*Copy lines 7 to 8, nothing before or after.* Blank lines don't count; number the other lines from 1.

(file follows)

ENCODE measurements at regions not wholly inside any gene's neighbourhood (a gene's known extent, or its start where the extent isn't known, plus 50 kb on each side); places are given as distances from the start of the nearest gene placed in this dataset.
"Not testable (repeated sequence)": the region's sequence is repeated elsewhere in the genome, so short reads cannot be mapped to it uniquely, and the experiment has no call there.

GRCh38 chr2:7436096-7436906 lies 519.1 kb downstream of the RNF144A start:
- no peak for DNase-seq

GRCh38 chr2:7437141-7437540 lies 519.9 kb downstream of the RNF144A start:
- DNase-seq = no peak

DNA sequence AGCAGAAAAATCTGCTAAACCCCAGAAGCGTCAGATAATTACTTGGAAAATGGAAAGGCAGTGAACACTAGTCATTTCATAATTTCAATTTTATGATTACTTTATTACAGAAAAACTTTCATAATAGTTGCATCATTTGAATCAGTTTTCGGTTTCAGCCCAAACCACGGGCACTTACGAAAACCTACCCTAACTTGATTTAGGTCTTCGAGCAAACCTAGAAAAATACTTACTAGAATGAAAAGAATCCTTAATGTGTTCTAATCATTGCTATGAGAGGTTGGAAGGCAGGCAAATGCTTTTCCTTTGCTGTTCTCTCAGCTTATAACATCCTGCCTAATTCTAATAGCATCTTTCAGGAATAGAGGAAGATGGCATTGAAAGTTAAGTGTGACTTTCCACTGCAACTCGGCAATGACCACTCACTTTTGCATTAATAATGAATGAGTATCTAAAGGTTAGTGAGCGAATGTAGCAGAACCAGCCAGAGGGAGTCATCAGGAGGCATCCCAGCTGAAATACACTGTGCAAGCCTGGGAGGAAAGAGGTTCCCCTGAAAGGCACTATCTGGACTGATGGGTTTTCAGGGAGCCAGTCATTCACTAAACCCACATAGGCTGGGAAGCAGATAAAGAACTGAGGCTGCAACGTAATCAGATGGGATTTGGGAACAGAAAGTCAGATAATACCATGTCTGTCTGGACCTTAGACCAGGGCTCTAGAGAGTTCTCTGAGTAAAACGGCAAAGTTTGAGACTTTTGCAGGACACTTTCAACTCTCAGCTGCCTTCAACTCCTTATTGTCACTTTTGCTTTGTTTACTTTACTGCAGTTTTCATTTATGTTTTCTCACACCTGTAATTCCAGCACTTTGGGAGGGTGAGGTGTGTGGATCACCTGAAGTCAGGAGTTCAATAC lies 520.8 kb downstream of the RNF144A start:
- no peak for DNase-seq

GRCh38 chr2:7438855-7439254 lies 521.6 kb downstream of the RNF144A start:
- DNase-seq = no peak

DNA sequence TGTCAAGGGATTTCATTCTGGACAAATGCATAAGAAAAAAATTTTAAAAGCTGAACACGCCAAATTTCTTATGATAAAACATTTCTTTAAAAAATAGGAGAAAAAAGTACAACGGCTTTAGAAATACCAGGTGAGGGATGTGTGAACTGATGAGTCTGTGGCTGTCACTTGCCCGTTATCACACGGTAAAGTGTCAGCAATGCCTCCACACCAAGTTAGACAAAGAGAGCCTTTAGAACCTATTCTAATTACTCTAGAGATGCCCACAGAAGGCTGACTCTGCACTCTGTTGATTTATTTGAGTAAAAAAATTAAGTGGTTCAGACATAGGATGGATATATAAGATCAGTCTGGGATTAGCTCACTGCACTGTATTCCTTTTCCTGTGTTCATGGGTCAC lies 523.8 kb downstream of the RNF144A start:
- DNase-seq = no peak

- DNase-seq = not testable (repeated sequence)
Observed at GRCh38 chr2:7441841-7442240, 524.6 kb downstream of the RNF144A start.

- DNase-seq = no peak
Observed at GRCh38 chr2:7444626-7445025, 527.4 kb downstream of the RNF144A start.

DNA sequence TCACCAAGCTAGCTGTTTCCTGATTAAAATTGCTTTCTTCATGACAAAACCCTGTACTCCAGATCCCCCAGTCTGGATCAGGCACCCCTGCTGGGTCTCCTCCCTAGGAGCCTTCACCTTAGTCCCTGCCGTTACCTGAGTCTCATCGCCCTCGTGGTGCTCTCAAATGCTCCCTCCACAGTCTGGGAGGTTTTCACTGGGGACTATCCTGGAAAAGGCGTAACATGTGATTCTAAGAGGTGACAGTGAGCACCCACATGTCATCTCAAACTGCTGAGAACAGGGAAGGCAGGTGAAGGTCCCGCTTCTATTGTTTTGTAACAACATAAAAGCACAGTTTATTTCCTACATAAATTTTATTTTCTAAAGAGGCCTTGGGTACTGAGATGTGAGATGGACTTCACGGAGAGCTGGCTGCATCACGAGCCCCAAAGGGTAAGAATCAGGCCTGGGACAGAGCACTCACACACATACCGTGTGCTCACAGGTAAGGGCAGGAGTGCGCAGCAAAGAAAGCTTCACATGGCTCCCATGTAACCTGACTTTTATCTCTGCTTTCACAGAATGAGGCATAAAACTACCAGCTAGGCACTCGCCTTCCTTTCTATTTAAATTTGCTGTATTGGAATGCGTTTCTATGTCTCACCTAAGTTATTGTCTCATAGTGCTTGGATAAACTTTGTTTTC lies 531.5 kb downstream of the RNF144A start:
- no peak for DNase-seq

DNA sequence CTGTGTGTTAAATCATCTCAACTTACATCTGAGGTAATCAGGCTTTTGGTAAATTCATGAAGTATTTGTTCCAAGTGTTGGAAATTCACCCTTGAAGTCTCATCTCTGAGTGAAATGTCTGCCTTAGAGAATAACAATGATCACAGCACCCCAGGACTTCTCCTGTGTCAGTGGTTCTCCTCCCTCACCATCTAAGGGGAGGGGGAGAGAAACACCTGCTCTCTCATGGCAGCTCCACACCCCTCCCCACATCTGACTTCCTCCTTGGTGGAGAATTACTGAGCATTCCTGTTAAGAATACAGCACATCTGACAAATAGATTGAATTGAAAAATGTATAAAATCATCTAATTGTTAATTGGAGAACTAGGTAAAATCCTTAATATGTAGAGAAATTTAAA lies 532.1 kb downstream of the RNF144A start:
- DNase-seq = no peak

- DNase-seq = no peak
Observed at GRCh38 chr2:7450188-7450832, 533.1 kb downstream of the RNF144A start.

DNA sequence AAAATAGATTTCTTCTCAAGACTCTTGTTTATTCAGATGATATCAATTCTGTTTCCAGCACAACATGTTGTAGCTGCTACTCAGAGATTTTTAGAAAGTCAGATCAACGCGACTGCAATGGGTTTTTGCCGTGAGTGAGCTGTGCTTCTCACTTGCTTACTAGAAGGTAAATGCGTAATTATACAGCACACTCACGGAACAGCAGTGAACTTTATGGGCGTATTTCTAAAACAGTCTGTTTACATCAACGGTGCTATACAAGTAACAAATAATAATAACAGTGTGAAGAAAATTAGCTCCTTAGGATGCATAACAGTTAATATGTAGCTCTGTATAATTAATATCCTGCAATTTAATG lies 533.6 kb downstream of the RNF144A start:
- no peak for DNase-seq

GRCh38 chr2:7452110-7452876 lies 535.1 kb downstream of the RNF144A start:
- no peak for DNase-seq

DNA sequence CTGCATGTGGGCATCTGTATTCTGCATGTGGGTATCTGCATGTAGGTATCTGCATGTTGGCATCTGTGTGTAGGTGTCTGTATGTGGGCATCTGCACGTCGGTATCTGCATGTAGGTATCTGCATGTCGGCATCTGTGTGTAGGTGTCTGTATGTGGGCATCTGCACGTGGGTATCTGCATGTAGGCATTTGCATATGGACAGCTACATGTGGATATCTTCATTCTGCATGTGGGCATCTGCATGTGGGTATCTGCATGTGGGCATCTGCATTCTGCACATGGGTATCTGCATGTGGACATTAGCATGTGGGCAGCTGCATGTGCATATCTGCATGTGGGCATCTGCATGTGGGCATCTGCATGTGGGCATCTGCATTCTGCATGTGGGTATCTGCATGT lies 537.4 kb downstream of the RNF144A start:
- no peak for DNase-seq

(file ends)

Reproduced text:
DNA sequence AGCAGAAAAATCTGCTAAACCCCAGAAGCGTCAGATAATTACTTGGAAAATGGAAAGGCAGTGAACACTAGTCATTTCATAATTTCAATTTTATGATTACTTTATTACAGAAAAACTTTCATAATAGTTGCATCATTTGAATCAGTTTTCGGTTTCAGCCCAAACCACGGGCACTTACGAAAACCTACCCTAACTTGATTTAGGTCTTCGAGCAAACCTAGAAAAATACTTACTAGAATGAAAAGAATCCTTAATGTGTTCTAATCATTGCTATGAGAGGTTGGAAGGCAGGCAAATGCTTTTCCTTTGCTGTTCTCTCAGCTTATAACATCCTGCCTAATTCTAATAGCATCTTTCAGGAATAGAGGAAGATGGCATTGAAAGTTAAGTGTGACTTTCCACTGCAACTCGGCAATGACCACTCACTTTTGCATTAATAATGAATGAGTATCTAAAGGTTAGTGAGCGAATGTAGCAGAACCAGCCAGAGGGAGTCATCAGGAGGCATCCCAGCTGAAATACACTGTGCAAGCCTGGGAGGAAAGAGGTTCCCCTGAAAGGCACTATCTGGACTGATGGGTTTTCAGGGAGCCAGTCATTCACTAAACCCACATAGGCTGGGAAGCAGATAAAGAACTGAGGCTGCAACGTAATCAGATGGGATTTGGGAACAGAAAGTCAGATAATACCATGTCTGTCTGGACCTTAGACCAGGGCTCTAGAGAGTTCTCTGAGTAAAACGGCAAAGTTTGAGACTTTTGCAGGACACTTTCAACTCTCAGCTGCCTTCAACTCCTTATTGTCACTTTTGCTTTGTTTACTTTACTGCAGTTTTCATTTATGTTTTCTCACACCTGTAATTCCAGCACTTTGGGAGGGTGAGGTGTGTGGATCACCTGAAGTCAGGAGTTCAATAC lies 520.8 kb downstream of the RNF144A start:
- no peak for DNase-seq